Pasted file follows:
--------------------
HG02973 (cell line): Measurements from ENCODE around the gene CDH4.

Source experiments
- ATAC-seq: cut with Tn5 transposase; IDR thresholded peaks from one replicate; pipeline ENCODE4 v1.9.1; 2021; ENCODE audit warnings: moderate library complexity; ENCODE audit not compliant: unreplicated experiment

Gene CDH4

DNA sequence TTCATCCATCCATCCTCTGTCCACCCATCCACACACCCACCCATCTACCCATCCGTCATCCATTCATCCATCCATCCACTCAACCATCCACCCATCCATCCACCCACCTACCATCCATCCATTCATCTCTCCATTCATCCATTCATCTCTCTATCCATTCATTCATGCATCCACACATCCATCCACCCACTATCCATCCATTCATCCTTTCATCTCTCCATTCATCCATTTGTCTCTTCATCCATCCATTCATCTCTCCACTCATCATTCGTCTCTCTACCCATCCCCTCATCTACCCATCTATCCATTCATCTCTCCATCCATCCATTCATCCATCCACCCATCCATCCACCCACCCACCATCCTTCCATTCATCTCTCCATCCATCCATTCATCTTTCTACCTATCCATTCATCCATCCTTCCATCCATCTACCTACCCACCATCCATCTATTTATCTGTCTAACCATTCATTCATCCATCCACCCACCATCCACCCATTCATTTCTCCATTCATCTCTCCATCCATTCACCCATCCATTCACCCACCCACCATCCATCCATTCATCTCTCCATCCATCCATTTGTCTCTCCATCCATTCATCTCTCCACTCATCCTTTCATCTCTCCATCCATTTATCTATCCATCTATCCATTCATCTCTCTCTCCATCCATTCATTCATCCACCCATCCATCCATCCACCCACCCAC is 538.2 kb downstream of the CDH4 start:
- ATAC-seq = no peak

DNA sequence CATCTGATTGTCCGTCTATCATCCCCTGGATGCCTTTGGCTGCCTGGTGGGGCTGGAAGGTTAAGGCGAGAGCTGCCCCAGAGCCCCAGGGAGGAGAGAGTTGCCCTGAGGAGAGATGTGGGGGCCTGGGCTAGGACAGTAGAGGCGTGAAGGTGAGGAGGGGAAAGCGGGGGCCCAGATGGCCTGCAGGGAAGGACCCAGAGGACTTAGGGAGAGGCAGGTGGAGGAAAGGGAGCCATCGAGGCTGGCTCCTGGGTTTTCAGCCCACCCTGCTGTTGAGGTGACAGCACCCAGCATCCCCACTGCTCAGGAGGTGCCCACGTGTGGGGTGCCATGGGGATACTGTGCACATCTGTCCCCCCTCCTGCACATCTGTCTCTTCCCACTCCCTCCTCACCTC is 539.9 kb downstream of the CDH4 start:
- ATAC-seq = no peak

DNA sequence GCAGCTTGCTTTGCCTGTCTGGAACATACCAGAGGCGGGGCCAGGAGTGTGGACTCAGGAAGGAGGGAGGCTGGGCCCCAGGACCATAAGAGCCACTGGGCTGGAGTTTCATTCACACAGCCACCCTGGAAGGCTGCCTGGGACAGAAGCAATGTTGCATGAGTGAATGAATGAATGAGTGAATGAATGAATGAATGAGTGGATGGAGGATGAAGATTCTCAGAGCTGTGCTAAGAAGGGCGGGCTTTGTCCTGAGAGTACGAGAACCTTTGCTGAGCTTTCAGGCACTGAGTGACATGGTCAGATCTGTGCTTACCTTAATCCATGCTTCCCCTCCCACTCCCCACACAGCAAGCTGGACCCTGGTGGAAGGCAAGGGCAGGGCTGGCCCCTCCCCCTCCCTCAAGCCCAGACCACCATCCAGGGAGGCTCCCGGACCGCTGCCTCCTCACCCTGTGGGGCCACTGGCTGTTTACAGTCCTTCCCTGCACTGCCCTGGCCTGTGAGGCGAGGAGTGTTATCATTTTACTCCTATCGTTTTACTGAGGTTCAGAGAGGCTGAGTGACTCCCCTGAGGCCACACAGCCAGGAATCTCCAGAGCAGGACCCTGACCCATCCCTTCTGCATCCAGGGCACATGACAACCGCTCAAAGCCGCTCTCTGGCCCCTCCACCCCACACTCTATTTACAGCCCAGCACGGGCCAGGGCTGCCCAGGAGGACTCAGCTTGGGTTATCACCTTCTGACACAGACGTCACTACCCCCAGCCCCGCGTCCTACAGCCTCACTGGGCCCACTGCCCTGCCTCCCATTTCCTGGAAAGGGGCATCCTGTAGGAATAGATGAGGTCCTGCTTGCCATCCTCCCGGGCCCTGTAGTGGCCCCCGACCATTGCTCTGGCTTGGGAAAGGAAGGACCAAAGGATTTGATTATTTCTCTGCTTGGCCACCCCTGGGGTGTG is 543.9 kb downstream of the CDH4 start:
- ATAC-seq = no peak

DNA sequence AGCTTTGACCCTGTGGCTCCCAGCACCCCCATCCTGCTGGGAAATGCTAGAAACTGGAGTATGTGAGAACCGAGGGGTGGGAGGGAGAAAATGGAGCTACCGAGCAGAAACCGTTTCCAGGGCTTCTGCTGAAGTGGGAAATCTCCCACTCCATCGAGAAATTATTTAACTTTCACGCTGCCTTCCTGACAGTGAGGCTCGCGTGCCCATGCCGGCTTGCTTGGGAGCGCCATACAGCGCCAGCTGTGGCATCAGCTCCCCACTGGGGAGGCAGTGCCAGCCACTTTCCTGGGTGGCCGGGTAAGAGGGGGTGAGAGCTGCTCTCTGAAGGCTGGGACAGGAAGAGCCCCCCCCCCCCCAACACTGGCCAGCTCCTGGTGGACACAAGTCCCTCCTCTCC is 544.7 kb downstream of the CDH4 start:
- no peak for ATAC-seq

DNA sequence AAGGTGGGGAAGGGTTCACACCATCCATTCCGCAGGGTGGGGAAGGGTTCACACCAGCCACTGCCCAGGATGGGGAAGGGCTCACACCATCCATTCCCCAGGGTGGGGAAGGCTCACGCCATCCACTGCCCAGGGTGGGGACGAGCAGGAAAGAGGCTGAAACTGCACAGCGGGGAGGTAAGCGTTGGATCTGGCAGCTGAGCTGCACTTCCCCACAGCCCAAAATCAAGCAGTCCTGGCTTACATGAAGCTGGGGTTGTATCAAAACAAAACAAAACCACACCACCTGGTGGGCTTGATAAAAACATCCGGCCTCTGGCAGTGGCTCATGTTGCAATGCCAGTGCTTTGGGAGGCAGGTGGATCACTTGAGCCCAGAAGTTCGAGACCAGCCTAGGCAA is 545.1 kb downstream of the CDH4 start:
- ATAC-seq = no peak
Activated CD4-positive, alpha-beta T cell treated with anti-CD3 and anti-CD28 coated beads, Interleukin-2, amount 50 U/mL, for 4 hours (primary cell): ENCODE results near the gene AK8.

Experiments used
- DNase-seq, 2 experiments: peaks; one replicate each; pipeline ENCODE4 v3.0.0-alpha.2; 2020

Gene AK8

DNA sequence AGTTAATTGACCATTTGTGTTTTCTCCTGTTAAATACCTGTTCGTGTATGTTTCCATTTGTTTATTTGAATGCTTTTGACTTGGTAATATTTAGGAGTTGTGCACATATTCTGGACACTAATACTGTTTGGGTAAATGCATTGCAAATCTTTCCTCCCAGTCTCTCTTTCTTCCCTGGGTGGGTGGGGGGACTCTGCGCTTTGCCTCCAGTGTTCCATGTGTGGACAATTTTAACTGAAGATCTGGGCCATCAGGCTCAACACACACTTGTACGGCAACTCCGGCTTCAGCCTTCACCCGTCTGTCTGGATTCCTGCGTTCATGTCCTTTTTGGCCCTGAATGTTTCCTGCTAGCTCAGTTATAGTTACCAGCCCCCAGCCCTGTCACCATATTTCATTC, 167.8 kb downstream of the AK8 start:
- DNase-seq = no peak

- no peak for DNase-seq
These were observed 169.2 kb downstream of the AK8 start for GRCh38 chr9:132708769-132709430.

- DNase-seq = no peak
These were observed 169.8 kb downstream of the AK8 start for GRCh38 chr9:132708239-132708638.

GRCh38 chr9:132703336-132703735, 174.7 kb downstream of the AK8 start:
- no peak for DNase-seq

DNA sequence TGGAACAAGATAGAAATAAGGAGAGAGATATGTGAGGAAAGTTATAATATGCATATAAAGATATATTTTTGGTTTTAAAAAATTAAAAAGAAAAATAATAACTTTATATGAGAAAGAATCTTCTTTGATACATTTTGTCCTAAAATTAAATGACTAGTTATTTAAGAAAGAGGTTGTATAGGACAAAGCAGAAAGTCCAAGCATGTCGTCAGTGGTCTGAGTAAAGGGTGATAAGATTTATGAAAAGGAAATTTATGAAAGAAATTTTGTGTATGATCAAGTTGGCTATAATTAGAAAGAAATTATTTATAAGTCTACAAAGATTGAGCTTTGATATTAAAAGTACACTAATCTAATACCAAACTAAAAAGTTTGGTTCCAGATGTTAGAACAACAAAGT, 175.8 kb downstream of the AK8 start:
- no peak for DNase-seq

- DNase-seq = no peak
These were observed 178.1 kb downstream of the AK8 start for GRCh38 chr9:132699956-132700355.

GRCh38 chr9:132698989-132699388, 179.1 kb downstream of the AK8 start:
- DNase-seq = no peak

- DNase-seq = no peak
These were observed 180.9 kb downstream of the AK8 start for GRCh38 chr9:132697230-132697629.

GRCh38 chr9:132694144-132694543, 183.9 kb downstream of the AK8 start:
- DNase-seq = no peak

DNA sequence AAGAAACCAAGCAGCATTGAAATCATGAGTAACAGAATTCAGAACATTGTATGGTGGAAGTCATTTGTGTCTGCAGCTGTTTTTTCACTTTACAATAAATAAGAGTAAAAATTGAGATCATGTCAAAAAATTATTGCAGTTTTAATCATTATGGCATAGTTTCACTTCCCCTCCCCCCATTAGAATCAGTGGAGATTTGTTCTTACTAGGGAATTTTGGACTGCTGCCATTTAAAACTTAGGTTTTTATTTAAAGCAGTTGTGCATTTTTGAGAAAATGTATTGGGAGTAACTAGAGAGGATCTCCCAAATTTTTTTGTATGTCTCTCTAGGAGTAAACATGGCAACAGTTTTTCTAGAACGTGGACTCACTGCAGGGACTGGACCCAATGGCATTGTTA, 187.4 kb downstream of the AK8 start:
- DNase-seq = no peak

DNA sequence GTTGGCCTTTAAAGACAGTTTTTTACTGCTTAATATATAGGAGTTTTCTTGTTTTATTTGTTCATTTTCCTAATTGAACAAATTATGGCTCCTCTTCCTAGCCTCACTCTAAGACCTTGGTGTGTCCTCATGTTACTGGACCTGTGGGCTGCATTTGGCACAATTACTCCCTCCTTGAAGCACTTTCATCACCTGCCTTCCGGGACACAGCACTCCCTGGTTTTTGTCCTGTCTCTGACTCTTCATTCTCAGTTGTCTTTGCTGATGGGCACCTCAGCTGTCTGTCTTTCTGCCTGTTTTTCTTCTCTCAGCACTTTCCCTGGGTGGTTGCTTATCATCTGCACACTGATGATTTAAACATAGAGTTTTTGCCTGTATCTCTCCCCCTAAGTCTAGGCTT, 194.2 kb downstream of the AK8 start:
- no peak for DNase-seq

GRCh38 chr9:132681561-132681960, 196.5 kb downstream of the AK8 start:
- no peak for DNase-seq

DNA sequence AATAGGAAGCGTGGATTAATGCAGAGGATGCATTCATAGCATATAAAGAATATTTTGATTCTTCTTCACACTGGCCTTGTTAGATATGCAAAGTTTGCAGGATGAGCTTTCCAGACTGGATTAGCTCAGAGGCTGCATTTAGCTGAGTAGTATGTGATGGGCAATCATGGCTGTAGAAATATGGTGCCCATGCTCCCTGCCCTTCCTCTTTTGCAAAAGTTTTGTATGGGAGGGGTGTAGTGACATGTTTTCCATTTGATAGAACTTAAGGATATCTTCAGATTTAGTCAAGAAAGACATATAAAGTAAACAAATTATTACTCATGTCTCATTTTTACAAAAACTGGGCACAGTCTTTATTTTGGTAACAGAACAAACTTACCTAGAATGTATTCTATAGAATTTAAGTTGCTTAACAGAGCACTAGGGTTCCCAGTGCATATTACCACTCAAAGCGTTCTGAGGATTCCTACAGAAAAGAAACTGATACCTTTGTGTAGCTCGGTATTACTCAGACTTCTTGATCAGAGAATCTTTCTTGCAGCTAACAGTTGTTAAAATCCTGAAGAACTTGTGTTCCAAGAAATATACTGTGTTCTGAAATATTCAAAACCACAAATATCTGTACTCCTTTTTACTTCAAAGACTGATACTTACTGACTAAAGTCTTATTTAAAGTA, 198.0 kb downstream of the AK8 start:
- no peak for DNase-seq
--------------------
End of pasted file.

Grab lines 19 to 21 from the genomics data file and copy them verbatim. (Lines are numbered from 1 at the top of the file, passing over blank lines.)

DNA sequence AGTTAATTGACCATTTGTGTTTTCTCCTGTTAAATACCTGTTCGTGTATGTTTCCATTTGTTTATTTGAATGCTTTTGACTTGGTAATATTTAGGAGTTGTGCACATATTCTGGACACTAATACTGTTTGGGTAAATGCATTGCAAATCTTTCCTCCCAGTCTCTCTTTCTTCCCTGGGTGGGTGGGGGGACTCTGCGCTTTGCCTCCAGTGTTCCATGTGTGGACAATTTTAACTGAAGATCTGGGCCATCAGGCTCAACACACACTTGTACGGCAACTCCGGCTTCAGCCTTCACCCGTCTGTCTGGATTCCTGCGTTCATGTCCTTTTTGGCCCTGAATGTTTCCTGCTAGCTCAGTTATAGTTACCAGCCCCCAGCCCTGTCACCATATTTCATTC, 167.8 kb downstream of the AK8 start:
- DNase-seq = no peak

- no peak for DNase-seq